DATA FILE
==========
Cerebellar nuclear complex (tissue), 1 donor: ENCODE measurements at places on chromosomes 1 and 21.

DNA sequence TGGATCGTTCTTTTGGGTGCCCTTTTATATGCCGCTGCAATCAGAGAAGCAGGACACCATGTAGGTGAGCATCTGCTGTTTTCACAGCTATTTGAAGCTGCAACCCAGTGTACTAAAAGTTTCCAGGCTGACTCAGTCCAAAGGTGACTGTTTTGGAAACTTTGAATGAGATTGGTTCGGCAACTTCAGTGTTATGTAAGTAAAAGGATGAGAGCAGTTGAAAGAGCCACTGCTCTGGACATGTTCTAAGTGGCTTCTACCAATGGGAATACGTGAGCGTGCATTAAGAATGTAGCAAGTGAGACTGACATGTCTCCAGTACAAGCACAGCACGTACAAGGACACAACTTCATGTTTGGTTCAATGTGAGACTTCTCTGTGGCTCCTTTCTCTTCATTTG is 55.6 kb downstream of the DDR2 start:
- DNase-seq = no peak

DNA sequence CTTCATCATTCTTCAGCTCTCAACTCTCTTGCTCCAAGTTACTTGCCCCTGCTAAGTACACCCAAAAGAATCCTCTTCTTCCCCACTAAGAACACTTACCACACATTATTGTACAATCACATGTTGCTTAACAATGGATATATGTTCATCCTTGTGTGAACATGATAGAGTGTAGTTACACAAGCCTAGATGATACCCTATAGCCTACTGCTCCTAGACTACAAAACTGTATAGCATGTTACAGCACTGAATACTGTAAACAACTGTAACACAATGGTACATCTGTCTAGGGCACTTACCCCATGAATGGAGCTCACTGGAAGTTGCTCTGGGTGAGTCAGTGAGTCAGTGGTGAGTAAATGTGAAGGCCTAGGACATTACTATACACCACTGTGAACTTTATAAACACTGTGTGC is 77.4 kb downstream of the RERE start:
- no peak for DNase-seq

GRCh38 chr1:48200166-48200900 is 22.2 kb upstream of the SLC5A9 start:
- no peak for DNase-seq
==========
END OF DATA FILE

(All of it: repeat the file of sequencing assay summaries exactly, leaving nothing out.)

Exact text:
Cerebellar nuclear complex (tissue), 1 donor: ENCODE measurements at places on chromosomes 1 and 21.

DNA sequence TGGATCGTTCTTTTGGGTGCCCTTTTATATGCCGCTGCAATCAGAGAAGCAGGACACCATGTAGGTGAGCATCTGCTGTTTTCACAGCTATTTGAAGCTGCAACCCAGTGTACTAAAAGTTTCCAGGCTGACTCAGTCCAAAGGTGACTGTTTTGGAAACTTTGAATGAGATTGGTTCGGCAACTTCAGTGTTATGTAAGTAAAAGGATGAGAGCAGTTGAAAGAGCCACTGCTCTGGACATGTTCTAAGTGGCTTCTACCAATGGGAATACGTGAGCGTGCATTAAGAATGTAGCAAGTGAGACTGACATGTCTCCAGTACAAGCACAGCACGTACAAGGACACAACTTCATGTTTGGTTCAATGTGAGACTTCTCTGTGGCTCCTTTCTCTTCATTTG is 55.6 kb downstream of the DDR2 start:
- DNase-seq = no peak

DNA sequence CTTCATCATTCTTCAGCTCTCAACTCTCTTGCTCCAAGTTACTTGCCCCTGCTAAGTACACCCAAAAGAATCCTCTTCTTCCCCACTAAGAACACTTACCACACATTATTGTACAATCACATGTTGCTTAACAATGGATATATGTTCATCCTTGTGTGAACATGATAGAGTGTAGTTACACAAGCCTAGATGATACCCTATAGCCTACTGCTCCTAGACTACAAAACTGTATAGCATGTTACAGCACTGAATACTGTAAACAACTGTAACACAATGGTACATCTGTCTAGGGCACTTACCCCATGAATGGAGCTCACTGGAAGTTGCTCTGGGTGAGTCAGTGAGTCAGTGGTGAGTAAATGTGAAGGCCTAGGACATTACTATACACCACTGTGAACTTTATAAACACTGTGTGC is 77.4 kb downstream of the RERE start:
- no peak for DNase-seq

GRCh38 chr1:48200166-48200900 is 22.2 kb upstream of the SLC5A9 start:
- no peak for DNase-seq